Twin Cities Janitors to be Allowed to Unionize

For the first time in a major metropolitan area in the United States, janitors in the Twin Cities who clean big-box stores (like Target) will be able to join a union.  500 mostly minimum-wage retail janitors have announced that they have joined the Service Employees International Union (SEIU) Local 26, and will be able to start negotiating contracts with retailers starting in November.  Previously, the SEIU was comprised of janitors in office buildings who receive around $15 per hour wages as well as health benefits.  The janitors who were previously not part of a union were not treated the same.  They earned minimum wage or slightly more, and few had health benefits.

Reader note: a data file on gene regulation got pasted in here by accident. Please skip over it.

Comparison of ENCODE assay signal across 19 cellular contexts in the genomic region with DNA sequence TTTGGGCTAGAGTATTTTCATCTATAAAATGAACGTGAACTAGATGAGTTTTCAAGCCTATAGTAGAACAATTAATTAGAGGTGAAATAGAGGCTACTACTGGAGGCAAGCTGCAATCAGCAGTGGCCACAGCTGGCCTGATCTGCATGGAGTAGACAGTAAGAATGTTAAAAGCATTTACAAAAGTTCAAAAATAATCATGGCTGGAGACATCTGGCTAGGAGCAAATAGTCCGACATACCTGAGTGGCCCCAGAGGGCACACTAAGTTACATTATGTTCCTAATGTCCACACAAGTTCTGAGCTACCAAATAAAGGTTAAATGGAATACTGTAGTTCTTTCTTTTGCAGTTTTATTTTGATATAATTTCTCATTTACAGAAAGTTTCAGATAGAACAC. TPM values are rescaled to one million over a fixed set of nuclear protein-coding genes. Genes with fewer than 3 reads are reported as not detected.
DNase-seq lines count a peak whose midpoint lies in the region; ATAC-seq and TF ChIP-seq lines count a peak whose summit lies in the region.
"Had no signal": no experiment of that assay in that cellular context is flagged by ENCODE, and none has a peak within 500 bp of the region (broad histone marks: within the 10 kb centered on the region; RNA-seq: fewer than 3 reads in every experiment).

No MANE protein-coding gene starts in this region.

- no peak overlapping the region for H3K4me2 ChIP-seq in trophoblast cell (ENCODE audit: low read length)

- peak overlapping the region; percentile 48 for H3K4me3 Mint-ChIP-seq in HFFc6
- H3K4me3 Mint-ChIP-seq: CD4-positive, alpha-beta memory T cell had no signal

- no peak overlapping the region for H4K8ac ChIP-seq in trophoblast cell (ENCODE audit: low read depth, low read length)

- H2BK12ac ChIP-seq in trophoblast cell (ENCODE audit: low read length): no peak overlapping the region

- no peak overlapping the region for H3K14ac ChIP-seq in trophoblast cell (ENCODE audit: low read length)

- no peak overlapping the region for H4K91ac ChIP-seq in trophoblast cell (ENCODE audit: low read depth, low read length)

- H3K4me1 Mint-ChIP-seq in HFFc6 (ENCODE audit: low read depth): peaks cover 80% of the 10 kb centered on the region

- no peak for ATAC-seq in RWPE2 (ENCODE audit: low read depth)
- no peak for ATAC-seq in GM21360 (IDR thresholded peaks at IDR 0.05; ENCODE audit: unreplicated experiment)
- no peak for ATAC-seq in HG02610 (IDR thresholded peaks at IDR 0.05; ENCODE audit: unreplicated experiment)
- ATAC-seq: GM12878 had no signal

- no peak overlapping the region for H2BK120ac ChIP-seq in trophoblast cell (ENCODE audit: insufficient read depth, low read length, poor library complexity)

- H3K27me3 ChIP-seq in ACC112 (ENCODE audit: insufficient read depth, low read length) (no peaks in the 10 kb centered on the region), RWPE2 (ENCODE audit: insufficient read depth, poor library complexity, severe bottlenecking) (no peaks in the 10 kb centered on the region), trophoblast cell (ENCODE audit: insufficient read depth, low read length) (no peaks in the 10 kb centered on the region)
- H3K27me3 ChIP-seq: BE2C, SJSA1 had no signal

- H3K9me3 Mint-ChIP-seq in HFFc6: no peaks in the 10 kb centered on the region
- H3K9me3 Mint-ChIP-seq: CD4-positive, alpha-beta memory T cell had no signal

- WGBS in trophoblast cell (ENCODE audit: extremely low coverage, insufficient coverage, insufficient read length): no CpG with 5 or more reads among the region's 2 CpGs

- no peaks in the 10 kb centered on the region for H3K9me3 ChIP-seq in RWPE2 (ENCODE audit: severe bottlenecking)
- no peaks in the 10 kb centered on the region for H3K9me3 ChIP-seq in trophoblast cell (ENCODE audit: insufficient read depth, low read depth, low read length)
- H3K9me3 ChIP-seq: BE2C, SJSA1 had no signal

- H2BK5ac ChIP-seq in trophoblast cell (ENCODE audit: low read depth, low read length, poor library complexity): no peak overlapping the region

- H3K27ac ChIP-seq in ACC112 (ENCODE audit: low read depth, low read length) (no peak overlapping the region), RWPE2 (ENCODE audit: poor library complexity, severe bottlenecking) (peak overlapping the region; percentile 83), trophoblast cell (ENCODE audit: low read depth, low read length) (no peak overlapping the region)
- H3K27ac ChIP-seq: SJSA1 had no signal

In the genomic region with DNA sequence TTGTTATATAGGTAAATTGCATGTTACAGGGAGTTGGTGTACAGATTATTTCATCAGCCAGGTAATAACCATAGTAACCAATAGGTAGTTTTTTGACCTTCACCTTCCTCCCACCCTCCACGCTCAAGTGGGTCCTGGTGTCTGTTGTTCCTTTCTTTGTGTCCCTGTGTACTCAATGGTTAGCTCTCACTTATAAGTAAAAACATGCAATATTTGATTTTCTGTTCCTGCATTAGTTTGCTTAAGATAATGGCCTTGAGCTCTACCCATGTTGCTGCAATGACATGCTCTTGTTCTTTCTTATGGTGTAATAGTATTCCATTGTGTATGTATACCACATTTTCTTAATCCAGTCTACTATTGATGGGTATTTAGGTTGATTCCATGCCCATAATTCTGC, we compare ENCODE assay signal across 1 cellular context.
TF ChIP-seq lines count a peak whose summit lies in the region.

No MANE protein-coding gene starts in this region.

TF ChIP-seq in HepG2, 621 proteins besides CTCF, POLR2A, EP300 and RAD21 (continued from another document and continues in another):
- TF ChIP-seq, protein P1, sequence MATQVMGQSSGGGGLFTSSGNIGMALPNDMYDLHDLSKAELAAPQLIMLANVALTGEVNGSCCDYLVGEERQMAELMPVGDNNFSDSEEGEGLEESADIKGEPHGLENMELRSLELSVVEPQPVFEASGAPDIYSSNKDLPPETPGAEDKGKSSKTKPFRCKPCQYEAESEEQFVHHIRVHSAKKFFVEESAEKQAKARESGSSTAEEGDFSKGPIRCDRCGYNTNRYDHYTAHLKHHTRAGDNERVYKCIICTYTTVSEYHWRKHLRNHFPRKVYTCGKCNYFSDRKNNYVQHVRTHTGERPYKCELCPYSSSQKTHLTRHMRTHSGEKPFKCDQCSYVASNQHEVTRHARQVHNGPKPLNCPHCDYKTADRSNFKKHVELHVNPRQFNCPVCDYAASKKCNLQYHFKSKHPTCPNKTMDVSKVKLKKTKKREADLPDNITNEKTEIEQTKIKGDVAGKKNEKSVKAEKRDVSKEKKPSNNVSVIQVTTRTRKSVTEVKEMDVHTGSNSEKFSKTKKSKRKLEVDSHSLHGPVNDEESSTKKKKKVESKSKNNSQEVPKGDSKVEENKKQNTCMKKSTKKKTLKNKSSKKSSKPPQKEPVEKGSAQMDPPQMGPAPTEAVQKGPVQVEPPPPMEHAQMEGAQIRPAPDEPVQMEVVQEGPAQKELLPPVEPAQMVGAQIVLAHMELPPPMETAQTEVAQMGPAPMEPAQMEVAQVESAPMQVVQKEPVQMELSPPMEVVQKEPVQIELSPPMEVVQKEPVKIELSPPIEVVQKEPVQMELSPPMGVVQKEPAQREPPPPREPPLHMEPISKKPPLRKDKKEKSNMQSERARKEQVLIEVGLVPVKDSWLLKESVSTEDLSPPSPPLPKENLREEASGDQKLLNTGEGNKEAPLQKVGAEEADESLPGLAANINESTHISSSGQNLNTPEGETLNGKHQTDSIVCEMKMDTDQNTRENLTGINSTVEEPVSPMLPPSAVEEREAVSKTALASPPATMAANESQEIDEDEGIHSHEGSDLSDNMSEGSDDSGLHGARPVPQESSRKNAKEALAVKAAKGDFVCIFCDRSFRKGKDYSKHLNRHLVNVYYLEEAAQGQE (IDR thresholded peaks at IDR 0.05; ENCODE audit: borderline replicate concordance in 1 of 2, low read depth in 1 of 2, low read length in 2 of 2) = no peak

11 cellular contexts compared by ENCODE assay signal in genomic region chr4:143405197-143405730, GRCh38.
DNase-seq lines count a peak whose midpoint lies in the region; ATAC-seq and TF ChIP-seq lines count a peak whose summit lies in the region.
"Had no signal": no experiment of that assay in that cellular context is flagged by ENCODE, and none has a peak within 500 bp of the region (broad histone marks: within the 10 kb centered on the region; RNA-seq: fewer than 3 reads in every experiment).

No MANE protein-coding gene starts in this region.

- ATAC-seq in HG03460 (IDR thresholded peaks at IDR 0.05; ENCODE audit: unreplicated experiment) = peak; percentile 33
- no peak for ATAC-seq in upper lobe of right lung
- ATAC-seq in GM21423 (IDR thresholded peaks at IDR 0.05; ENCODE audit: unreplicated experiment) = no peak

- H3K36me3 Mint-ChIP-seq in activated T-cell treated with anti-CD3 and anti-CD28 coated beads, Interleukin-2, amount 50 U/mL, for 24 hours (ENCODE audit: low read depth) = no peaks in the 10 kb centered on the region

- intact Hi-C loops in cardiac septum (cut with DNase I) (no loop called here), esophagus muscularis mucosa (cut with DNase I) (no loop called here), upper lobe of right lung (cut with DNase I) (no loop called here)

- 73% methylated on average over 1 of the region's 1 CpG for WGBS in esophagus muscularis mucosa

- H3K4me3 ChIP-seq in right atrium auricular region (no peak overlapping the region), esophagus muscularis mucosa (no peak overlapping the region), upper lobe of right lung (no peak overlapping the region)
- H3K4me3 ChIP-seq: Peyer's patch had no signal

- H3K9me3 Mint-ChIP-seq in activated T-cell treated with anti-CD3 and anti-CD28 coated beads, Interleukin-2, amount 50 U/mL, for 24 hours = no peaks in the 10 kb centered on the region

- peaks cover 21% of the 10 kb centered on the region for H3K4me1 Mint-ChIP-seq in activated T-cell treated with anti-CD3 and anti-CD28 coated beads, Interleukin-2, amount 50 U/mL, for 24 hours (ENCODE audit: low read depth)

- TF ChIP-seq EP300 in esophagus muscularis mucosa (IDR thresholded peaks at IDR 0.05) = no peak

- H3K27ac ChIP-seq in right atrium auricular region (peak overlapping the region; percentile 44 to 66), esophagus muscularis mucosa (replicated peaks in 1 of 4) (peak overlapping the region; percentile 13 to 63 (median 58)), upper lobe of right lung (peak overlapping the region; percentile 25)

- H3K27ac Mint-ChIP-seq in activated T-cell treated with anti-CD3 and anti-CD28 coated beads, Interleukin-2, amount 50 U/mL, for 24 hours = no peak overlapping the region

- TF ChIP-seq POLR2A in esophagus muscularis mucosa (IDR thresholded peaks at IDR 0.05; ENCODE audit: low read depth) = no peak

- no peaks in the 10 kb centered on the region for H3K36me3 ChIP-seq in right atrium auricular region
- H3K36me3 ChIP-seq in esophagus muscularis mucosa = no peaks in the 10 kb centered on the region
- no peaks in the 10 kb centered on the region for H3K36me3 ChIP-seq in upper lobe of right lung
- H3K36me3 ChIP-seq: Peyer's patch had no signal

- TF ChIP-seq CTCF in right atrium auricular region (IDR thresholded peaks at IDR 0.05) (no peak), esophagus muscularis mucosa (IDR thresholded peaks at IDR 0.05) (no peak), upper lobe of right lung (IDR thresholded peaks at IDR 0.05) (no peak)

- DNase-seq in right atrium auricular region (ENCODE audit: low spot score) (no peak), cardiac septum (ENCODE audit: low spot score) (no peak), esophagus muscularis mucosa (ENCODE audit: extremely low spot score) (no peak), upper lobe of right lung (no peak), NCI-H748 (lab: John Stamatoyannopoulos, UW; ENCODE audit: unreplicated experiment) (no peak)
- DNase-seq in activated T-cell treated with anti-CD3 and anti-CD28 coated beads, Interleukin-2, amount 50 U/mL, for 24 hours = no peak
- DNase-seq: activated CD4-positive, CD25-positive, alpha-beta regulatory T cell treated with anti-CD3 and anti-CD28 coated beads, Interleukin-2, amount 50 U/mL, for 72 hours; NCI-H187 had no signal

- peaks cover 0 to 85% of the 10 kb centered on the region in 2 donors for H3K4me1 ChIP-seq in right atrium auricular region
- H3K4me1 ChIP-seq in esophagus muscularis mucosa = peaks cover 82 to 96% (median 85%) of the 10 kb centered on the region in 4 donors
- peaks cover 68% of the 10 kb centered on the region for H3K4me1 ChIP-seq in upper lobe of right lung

Target was one of the biggest players to help allow janitors to unionize.  In 2014, Target reversed policy and encouraged the contractors they use for janitors to negotiate directly with the janitors.  Included in the policy was an agreement that the janitors would not unionize until 60% of the big-box stores in the Twin Cities area allowed their workers to unionize.  Joining Target’s lead was Best Buy, Macy’s, Whole Foods, and Lund’s & Byerly’s.  Four cleaning companies under the agreement will allow their workers to unionize.